Kennesaw State University will partner with WellStar Health System to research bioethical issues faced by people trying to manage their health care. AJC FILE
Photo: For the AJC
Photo: For the AJC

Kennesaw State, WellStar awarded grant for health disparities research

Kennesaw State University will team up with WellStar Health System to study bioethical issues faced by people experiencing social or economic barriers while trying to manage their care.

The project will be funded by a one-year, $113,000 grant from the National Institutes of Health, the university said in a press release. Evelina Sterling, director of research development and strategic initiatives in KSU’s Office of Research, and Jason Lesandrini, assistant vice president of ethics, advance care planning, and spiritual health at WellStar, will conduct the study. 

Sterling said the study will examine issues such as communicating with doctors and advance care planning among underserved people navigating challenges like transportation, financial and insurance issues and accessing care in their own communities.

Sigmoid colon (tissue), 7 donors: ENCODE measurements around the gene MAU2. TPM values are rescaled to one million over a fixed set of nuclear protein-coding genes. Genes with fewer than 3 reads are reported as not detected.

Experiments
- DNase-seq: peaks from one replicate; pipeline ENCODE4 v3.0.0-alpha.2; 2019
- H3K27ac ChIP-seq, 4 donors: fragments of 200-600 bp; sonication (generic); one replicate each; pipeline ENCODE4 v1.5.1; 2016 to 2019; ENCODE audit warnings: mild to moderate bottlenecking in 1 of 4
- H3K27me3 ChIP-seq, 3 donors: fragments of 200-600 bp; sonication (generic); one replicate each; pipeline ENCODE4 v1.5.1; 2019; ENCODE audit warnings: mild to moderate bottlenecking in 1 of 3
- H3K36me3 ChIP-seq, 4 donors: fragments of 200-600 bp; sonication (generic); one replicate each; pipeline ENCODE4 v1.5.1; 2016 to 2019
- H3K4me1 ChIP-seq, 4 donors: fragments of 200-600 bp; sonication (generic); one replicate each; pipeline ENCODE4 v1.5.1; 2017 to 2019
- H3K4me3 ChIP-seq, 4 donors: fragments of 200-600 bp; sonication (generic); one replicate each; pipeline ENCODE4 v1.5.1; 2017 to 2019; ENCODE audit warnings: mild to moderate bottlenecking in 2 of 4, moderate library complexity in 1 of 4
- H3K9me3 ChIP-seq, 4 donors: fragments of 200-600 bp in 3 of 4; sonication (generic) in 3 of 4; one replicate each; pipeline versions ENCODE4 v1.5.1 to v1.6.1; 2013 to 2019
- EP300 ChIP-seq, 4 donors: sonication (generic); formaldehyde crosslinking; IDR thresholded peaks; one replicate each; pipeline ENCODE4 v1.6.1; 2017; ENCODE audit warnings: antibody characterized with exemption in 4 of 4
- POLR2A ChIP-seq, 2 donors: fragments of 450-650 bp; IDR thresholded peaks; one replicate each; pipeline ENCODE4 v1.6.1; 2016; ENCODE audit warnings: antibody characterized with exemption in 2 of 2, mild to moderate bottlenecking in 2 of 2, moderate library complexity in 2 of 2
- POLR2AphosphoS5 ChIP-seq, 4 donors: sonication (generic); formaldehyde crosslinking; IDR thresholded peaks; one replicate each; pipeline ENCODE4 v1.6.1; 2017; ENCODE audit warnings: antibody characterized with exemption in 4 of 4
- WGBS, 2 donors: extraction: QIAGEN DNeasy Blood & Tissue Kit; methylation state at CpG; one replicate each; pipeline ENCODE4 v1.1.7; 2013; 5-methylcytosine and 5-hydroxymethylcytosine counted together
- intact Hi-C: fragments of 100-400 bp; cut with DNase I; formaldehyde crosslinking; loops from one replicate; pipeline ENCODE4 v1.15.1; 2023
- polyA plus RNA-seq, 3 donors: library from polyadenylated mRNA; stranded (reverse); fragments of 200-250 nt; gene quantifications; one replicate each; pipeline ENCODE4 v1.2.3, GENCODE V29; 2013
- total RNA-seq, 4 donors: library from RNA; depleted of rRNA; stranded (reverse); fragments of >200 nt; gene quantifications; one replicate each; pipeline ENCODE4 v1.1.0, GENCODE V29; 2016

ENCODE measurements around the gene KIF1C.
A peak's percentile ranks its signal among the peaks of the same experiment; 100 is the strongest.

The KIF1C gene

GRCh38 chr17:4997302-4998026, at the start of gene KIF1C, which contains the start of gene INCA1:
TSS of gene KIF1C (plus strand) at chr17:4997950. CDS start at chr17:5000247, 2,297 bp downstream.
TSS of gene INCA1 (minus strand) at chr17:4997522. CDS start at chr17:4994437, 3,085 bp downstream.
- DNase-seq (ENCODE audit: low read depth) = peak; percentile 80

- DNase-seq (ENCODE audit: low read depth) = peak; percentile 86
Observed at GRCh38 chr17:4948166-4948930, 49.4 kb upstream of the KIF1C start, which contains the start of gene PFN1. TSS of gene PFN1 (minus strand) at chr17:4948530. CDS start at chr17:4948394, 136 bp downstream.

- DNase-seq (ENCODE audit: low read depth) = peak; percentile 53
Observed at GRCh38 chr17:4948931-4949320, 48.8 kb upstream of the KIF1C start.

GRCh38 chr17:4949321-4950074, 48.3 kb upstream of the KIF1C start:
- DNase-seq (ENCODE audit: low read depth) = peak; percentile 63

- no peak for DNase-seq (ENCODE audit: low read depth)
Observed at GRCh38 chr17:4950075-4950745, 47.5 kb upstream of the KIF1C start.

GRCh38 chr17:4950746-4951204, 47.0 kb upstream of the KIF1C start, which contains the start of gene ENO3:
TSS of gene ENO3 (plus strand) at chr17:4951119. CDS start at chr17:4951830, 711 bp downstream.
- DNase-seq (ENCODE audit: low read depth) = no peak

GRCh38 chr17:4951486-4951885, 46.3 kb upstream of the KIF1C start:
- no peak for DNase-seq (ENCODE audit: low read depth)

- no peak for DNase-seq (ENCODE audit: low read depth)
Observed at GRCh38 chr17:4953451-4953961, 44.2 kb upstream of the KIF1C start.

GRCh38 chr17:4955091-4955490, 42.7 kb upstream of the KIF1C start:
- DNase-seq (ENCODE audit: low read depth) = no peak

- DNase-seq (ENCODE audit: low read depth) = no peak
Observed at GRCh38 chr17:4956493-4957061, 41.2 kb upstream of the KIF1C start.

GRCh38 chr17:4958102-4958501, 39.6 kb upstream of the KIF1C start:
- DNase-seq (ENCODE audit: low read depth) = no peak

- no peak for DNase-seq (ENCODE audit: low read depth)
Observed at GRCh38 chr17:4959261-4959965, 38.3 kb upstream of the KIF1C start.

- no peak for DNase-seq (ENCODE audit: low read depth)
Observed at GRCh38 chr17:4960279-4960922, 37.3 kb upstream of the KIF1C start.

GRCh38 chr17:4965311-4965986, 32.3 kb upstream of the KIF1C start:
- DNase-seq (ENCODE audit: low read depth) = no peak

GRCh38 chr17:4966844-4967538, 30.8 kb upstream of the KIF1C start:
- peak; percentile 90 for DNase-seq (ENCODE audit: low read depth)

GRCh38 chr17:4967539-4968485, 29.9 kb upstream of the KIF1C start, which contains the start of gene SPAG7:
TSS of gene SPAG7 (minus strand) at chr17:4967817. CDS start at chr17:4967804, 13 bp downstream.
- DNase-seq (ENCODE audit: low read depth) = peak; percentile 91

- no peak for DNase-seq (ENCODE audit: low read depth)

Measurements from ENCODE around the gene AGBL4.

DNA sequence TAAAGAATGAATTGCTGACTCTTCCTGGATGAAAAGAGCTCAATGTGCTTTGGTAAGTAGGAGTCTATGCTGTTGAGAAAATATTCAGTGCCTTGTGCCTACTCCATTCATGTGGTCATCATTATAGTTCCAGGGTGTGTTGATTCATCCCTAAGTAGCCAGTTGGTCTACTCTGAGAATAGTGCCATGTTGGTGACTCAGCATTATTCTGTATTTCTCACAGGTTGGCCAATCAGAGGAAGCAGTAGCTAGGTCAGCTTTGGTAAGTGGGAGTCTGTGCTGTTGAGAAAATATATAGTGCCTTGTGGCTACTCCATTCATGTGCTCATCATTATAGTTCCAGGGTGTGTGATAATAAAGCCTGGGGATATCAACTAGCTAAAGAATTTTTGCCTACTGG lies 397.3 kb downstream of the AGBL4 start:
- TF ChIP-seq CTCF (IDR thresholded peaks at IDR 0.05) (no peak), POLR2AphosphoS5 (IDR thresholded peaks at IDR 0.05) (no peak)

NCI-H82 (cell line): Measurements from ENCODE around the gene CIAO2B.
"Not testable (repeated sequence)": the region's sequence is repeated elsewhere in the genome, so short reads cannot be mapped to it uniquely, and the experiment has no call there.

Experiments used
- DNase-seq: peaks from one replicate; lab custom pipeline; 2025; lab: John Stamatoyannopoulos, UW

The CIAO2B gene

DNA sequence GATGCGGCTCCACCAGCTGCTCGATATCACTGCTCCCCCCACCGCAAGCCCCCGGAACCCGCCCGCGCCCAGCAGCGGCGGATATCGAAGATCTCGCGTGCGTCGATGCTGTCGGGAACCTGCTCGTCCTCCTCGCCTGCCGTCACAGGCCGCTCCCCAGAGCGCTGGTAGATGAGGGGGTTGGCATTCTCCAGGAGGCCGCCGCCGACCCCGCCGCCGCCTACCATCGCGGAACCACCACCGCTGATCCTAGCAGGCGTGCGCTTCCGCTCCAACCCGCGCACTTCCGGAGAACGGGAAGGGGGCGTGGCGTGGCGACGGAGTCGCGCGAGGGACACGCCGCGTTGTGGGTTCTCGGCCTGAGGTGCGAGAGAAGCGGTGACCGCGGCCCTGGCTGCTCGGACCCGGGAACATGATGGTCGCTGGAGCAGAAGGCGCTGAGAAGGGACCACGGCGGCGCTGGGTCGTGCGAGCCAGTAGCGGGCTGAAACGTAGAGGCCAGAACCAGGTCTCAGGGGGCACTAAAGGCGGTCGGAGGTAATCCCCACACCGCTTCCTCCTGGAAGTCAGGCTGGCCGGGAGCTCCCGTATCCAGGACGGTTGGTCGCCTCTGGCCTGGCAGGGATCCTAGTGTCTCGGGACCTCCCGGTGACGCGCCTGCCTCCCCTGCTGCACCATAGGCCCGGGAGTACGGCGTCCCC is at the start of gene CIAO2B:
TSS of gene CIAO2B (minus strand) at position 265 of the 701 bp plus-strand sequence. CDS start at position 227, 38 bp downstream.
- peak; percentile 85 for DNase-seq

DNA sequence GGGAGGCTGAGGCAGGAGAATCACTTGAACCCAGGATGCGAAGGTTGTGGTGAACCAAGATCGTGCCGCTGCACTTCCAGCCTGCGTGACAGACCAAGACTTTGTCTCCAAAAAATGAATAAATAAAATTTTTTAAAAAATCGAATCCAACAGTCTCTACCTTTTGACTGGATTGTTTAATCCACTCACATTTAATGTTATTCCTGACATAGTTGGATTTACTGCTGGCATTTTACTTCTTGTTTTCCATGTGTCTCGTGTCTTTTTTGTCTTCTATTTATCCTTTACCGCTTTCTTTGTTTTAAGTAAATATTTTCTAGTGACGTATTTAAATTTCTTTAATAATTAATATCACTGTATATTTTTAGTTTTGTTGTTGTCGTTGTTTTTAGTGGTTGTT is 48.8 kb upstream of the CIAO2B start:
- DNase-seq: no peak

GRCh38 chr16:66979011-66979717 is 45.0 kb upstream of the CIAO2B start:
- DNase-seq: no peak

This research will be integrated to an existing health disparity study Sterling is working on with associate professors of social work Carol Collard and Vanessa Robinson-Dooley. This study will come up with a support and self-management program that would serve low-income black men with chronic conditions.


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KSU said a separate training module will be created for WellStar’s clinical and research staff, which will help in the company’s mission to “promote ethical behavior and decision-making aligned with the mission, vision and values of the health system.”

Qunicy Byrdsong, executive director of WellStar’s Research Institute, said the company is excited about working with KSU for the project. 

“Not only will the research have significant impact on the communities we serve, but the collaboration continues to maximize the collective strengths of Kennesaw State University and WellStar Health System in our service to the state of Georgia and beyond,” Byrdsong said. 


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